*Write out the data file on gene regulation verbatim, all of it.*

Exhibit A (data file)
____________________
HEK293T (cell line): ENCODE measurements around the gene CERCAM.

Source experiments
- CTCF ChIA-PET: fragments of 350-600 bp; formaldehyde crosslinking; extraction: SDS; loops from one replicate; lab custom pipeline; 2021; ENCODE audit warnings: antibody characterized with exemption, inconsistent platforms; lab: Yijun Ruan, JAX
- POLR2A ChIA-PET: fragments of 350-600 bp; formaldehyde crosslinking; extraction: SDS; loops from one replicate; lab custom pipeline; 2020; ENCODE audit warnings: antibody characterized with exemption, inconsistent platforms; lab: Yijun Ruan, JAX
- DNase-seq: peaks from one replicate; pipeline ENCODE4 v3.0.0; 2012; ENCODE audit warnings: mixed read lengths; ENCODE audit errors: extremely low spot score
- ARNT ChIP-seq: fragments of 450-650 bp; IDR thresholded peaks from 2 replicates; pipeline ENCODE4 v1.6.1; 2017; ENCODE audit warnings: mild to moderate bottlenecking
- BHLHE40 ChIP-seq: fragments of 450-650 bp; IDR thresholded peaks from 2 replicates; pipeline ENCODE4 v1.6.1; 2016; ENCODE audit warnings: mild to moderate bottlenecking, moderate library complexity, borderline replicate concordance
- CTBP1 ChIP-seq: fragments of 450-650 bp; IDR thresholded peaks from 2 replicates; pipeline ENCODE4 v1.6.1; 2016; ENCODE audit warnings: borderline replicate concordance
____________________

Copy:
HEK293T (cell line): ENCODE measurements around the gene CERCAM.

Source experiments
- CTCF ChIA-PET: fragments of 350-600 bp; formaldehyde crosslinking; extraction: SDS; loops from one replicate; lab custom pipeline; 2021; ENCODE audit warnings: antibody characterized with exemption, inconsistent platforms; lab: Yijun Ruan, JAX
- POLR2A ChIA-PET: fragments of 350-600 bp; formaldehyde crosslinking; extraction: SDS; loops from one replicate; lab custom pipeline; 2020; ENCODE audit warnings: antibody characterized with exemption, inconsistent platforms; lab: Yijun Ruan, JAX
- DNase-seq: peaks from one replicate; pipeline ENCODE4 v3.0.0; 2012; ENCODE audit warnings: mixed read lengths; ENCODE audit errors: extremely low spot score
- ARNT ChIP-seq: fragments of 450-650 bp; IDR thresholded peaks from 2 replicates; pipeline ENCODE4 v1.6.1; 2017; ENCODE audit warnings: mild to moderate bottlenecking
- BHLHE40 ChIP-seq: fragments of 450-650 bp; IDR thresholded peaks from 2 replicates; pipeline ENCODE4 v1.6.1; 2016; ENCODE audit warnings: mild to moderate bottlenecking, moderate library complexity, borderline replicate concordance
- CTBP1 ChIP-seq: fragments of 450-650 bp; IDR thresholded peaks from 2 replicates; pipeline ENCODE4 v1.6.1; 2016; ENCODE audit warnings: borderline replicate concordance